Here are definitions for some of the terms used.
Balance billing is when a provider of a medical service bills the patient for the difference between the provider’s actual charges and the amount the provider is reimbursed from the patients insurance benefit plan. This commonly occurs when a patient seeks services from an out-of-network provider, but has been prohibited by the contracts governing the relationship of in-network providers.
In-network providers negotiate a contract with an insurance network that specifies what they will be reimbursed for providing services to patients that are members of that network. They agree to accept the agreed upon reimbursement amount as payment in full for their services.
Out-of-network providers - Out-of-network services are those provided by physicians or other health care providers that have not entered into a contract with the health insurer to accept discounted rates.
Durable Medical Equipment (DME) is a medical item that can be used repeatedly and would not generally be useful to an individual in the absence of an illness or injury e.g., crutches and wheel chairs.
Deductible – The amount a member must pay out-of-pocket for services before the insurer will start making payments for covered services. A deductible is typically set on an annual basis.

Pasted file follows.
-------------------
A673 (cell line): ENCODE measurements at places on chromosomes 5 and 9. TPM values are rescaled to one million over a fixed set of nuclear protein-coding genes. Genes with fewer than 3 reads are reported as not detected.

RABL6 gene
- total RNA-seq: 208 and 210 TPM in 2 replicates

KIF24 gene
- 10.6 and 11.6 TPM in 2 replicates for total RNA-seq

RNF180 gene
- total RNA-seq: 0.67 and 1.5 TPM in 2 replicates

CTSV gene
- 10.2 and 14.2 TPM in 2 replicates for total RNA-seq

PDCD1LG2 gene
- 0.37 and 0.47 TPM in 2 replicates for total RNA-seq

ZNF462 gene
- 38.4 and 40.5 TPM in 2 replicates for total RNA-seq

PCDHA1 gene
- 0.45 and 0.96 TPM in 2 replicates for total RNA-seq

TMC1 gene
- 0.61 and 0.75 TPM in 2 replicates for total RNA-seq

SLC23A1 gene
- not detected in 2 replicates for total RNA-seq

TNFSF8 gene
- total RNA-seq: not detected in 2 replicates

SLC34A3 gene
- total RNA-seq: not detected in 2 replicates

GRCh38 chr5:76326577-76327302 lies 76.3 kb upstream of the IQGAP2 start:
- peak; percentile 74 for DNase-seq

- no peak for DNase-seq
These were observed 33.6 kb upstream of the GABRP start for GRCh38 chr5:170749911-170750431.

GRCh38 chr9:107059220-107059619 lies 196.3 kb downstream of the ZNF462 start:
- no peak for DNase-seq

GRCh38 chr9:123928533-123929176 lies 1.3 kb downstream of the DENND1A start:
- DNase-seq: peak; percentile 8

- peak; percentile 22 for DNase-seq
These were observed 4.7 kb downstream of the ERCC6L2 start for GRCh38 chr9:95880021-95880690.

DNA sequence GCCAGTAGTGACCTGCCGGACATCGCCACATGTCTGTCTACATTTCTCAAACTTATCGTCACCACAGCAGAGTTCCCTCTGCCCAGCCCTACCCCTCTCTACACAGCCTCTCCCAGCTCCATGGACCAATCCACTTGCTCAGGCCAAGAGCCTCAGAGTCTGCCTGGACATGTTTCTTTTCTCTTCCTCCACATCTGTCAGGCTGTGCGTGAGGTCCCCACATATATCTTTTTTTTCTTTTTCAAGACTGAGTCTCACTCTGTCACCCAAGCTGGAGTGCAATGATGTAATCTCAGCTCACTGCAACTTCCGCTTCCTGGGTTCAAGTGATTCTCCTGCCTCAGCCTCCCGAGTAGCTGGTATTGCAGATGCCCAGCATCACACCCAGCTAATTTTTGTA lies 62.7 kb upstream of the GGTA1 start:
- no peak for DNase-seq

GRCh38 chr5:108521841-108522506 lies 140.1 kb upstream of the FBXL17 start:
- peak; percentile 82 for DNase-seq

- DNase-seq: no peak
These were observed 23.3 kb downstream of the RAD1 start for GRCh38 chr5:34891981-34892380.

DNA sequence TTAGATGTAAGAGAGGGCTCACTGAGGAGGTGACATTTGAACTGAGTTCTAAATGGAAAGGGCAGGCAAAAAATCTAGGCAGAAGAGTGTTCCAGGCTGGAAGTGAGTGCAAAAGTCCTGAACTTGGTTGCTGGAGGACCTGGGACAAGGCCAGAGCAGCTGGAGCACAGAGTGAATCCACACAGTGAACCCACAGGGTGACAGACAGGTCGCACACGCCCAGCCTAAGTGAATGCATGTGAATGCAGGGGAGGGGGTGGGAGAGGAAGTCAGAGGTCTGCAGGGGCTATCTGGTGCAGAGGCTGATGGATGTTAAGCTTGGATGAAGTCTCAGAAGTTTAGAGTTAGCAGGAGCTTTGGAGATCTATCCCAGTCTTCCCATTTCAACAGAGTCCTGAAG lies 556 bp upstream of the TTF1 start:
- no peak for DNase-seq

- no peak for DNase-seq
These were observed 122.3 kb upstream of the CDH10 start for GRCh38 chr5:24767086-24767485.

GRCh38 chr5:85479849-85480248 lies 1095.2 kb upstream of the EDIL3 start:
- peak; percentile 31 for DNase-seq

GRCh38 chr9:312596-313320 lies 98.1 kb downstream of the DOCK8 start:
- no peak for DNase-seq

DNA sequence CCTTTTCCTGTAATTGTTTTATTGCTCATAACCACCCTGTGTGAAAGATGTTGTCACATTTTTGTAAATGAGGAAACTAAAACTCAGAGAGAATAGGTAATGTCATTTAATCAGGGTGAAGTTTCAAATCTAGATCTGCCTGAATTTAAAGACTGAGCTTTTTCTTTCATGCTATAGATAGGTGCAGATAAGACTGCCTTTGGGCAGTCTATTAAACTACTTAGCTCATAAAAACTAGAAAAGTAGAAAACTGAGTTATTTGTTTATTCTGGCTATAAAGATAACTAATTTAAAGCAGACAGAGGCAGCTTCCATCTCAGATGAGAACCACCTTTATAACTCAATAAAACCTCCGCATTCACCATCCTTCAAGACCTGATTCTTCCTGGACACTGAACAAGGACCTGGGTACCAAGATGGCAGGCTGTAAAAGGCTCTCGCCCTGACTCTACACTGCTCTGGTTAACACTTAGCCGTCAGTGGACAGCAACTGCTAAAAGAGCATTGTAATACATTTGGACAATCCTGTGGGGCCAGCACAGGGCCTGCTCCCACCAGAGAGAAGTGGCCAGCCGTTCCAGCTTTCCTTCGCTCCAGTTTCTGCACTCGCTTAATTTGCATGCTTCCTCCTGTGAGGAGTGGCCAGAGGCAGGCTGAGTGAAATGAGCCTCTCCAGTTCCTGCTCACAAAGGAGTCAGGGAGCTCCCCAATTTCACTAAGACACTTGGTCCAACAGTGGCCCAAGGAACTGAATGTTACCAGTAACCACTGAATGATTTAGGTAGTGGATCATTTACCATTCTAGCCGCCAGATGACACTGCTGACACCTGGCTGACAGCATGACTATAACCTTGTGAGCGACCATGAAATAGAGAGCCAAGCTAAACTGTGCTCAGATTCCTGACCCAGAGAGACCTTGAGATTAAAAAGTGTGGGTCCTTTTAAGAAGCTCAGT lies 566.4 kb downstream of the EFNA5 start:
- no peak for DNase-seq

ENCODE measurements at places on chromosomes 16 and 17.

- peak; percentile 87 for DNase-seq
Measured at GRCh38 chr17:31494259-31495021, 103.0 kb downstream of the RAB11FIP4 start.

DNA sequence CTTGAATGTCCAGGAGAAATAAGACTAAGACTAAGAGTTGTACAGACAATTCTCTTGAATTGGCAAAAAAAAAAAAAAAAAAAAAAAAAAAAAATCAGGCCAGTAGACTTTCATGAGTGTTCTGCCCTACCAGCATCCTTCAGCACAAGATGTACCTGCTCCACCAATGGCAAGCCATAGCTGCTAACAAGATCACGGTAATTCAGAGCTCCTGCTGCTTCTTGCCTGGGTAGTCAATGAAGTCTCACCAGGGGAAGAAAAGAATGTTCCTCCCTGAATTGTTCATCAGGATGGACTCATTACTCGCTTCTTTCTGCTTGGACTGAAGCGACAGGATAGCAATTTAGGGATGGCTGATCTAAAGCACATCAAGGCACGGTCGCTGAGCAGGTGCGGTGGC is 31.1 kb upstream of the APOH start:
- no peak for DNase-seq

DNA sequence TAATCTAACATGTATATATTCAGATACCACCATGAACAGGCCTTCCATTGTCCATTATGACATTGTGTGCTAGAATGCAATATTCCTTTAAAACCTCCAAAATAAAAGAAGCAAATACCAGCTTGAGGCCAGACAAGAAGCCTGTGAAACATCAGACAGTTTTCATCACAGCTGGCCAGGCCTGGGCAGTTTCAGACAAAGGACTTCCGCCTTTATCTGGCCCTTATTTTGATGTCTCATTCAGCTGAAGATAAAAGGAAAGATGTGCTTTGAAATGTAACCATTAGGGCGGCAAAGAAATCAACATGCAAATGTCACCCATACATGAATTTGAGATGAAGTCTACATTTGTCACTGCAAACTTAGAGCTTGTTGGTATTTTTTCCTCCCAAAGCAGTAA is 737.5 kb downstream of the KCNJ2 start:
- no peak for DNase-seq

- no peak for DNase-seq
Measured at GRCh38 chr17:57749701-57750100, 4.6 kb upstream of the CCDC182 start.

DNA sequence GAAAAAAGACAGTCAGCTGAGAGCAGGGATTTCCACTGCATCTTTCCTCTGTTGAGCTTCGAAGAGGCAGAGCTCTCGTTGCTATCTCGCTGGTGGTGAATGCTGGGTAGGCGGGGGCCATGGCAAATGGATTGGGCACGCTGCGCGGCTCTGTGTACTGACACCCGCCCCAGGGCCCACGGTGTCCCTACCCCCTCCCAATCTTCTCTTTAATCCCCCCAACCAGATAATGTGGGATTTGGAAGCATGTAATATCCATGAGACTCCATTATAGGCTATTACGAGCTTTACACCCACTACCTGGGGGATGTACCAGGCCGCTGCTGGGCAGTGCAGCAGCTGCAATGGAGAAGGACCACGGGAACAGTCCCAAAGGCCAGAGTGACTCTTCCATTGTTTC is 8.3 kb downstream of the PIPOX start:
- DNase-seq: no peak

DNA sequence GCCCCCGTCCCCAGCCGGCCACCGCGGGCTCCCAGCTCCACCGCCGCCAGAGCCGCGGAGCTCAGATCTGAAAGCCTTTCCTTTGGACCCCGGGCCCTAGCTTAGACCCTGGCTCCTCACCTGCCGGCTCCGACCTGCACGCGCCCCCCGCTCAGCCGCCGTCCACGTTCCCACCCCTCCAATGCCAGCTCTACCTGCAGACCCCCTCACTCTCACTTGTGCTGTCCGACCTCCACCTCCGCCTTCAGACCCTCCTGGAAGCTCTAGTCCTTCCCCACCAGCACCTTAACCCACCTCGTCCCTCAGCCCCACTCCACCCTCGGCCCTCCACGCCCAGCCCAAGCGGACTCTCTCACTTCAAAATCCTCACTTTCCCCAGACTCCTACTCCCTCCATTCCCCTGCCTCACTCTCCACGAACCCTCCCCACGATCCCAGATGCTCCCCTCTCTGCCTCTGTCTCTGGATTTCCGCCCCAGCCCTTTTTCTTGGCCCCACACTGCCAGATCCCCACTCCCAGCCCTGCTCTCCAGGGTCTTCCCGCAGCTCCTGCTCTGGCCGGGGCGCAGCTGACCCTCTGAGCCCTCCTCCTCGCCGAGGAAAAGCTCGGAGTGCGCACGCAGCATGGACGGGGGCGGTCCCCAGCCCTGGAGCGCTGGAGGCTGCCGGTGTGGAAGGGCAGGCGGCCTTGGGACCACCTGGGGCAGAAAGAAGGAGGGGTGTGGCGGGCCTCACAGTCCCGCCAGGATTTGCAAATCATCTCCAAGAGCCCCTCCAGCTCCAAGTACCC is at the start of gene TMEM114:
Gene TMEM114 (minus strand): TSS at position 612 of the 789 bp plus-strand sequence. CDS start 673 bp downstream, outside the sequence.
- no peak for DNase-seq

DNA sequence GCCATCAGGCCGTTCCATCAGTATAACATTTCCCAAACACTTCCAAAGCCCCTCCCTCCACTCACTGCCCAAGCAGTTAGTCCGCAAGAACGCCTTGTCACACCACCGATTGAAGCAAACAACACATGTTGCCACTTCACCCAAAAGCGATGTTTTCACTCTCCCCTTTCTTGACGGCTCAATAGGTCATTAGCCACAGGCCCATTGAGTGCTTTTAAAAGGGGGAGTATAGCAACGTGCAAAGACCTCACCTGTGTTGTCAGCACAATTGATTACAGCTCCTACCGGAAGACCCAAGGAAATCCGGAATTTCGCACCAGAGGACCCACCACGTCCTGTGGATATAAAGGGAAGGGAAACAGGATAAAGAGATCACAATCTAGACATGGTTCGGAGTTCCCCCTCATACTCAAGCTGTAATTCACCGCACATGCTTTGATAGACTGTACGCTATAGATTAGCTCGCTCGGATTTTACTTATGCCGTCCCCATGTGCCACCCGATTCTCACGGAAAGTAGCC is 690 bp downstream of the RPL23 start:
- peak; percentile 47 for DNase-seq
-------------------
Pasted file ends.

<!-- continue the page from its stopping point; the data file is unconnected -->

Usual, Customary and Reasonable (UCR) - Before managed care became common, medical service providers typically charged insurers a retail, non-discounted rate for services. The concept of usual, customary and reasonable rates was developed to protect against providers engaging in fee gouging. Health insurers generally calculate coverage for out-of-network benefits based on a percentage of UCR rates.
The American Medical Association (AMA) defines Usual, Customary and Reasonable (UCR) as:
"Usual": the fee an individual physician usually charges his or her private patient for a given service (i.e., his or her own usual fee);
"Customary": a fee that is within the range of usual fees physicians of similar training and experience currently charge for the same service within the same specific and limited geographical area; and
"Reasonable": a fee that meets the above two criteria and is justifiable, considering the special circumstances of the particular case in question without regard to payments that governmental or private plans have discounted.As I mentioned previously, this is the only example I know of where providers are permitted to balance bill in-network. In all other instances, they are reimbursed at the rate they negotiated in their contracts with the insurers. It's particularly difficult to communicate and difficult for people to understand since it's so outside the norm.
Originally posted on Inside Workplace Wellness -- http://www.insideworkplacewellness.com/2012/11/insurance-coverage-for-hearing-aids.html